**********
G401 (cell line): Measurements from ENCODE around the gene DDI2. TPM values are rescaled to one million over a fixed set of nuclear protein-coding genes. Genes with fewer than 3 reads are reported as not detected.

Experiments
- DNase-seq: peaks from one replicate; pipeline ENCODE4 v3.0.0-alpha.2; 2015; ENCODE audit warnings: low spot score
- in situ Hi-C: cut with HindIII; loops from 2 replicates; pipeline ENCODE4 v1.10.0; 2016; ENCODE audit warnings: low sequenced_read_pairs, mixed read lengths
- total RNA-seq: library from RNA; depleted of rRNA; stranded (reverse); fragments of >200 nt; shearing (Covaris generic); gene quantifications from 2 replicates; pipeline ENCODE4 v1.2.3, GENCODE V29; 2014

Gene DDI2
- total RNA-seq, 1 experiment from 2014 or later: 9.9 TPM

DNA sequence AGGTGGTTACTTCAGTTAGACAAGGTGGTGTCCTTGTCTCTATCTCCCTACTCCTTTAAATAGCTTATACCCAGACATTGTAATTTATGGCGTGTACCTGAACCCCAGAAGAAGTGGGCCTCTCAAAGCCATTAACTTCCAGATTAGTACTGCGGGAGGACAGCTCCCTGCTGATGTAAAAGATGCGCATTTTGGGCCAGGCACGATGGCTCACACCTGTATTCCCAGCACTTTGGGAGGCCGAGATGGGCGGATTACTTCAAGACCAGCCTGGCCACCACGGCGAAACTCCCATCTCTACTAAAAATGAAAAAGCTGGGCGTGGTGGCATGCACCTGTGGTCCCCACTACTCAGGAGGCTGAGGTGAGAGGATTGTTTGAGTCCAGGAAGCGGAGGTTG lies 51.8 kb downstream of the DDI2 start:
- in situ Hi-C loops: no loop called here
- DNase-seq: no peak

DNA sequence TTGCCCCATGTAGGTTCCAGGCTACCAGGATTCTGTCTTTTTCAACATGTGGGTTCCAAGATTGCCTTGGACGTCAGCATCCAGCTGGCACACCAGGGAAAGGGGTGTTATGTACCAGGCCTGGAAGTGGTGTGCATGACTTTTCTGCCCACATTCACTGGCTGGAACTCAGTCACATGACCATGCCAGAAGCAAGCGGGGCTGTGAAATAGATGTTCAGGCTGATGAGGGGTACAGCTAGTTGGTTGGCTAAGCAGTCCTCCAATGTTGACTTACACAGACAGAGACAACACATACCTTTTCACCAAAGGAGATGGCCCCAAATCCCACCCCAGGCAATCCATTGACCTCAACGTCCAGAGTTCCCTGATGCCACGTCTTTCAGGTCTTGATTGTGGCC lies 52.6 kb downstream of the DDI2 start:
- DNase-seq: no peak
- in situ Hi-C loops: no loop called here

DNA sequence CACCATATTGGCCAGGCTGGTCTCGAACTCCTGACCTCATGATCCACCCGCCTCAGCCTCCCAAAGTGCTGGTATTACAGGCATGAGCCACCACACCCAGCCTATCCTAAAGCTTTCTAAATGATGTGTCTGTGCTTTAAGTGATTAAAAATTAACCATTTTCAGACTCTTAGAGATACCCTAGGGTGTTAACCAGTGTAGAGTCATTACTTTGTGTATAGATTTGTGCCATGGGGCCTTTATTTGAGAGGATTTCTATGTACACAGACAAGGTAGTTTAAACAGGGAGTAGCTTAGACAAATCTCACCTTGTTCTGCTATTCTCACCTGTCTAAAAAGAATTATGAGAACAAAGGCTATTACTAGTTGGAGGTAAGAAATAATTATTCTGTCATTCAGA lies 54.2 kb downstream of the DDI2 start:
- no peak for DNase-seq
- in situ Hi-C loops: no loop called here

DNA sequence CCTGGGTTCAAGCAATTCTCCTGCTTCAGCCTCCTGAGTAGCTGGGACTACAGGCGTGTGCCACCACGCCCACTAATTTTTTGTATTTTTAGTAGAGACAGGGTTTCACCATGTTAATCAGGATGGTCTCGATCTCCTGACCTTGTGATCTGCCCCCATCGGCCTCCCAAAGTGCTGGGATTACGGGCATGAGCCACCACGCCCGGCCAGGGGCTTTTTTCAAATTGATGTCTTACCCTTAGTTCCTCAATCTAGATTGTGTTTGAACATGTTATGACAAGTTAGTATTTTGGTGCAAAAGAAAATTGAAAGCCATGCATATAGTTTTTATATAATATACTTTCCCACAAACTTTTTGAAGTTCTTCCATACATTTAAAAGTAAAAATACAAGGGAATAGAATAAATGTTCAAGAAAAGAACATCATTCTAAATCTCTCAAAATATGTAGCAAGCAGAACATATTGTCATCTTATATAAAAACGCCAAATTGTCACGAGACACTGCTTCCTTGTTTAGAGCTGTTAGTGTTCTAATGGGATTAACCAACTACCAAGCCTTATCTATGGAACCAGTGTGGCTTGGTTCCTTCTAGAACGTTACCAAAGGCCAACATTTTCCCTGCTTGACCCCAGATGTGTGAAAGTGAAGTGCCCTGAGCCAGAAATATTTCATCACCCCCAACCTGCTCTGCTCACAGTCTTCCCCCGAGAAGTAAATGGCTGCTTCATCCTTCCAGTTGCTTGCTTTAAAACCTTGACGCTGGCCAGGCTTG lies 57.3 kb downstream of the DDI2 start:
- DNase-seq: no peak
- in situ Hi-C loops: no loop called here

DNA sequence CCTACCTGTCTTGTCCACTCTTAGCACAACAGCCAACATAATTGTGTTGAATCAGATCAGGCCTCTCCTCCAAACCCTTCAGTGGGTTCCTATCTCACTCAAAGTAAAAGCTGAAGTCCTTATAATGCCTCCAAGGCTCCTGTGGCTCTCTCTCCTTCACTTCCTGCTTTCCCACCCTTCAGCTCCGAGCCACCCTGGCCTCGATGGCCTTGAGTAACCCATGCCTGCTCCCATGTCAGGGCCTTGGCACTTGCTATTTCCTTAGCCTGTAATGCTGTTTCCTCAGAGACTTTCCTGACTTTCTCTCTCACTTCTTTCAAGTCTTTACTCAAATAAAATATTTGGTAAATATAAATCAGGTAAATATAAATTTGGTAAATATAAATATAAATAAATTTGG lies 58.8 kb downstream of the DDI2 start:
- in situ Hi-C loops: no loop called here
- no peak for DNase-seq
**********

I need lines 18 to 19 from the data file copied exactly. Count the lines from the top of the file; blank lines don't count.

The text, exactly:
- DNase-seq: no peak
- in situ Hi-C loops: no loop called here